Tokyo (CNN) — It’s not often that it’s acceptable to open a bottle of champagne at 7 o’clock on a Monday morning, but this was one of those occasions.
David had beaten Goliath and the Japanese football fans crammed into a Tokyo bar had screamed themselves hoarse watching their national team play two-time winners the United States in the women’s World Cup final in Germany.
It was a rollercoaster of emotions for 200 fans; twice they thought their team had been beaten as the U.S. took the lead but twice they pulled it back.
The timing could not have been more anti-social as the game kicked off at 3.45a.m. local time. But apart from a few snoozing supporters, potentially due to the free-flowing beer rather than the late hour, the passion stayed alive throughout.
There were plenty of Japanese football shirts on show in the Footnik Bar in central Tokyo but with the men’s players’ names on the back — that could well change now.
“It wasn’t conceivable that Japan would win the World Cup, and it wasn’t even the men who did it but the women,” said Futoshi Arai, a fan from Tokyo.
“I was surprised, their games aren’t even aired on TV and they won the cup, it gave me goose-bumps.”
After the March earthquake, tsunami, nuclear and political crises, this country was overdue some good news.
As the team progressed through the competition against the odds, the nation was inspired by the team and it became about more than just football or a trophy.
“After the disaster, the whole country was in the spirit of trying their best. What we saw was the soul of Japan,” another Fan, Yasushi Tsuha, told CNN.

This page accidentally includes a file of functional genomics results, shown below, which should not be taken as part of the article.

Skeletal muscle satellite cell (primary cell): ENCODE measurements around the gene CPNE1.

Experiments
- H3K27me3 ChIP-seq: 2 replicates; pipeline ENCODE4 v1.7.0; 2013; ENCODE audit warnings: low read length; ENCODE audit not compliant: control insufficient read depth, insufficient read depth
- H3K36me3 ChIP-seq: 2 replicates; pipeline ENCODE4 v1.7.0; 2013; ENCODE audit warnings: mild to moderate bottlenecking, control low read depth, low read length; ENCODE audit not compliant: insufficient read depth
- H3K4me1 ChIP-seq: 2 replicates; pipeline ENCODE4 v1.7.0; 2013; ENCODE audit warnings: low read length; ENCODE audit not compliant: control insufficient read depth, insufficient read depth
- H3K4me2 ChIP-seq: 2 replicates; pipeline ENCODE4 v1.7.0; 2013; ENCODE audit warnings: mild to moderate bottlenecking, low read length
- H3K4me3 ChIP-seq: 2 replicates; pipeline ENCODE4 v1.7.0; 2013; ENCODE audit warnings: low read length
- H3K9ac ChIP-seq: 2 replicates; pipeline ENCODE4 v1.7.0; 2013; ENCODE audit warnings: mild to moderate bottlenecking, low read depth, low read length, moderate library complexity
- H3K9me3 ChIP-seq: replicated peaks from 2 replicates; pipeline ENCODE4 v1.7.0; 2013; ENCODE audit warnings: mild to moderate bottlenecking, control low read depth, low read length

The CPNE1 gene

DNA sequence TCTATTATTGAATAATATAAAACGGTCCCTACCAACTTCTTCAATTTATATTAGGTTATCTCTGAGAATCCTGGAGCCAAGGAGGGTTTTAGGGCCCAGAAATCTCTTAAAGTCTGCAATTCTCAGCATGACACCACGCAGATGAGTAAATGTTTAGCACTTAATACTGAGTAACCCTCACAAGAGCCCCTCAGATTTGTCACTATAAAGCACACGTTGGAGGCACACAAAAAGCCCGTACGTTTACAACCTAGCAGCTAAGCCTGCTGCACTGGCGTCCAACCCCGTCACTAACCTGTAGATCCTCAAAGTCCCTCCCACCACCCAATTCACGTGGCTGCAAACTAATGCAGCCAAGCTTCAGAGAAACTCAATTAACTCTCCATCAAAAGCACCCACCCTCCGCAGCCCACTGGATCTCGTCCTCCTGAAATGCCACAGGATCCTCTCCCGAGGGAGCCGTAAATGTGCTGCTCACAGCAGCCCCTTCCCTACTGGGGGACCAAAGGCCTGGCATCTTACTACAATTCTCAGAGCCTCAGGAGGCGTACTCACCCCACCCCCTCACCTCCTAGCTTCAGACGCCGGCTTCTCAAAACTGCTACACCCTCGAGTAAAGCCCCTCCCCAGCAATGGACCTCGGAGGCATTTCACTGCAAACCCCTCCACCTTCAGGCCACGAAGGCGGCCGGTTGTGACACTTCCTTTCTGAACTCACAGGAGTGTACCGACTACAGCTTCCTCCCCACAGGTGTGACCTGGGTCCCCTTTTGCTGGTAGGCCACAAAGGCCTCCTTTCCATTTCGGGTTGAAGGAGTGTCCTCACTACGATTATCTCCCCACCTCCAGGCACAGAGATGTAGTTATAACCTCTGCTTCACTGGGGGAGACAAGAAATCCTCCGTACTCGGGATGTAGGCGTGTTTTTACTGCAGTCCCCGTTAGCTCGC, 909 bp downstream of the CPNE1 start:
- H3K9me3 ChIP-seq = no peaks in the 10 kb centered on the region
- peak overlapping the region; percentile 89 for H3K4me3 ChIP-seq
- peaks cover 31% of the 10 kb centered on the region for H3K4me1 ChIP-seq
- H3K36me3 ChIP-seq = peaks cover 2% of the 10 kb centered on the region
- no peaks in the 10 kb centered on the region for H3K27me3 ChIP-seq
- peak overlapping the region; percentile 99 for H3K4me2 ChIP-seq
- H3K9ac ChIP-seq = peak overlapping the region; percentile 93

There were few dry eyes in the sports bar as the victorious Japanese players lifted the World Cup trophy for the first time. Men and women were overcome with emotion and pride in a team that few knew anything about before this competition.
The split between men and women was fairly even. Women who had no interest in football before had suddenly become die-hard followers.
When I see women like me giving so much spirit, it gives me energy to keep going in my daily life,” said Ayako Nishi.
Japan had been the underdog and the sentimental favorite before the match. Now they are the best in the world.
London (CNN) — One of the first journalists to go on the record and allege phone hacking at News of the World was found dead Monday, the British Press Association said.
Sean Hoare, a former News of the World employee who said Andy Coulson “encouraged” phone-hacking, “was discovered at his home in Watford, Hertfordshire, after concerns were raised about his whereabouts,” the press association said.
“The death is being treated as ‘unexplained, but not thought to be suspicious,’ ” the report quoted Hertfordshire police as saying.
The Guardian reported that Hoare had recently injured his nose and his foot in an accident. It was unclear whether those injuries were linked to his death.
Hoare had publicly accused News of the World of phone-hacking and using “pinging” — a method of tracking someone’s cell phone using technology that only police and security officials could access — according to the New York Times.
Hoare was one of the few sources who allowed his name to be used when speaking to the Times last year for an investigative report about allegations of phone-hacking by the British tabloid.
In his remarks, he specifically accused Andy Coulson — former editor of News of the World, who went on to become Prime Minister David Cameron’s communications director — of wrongdoing.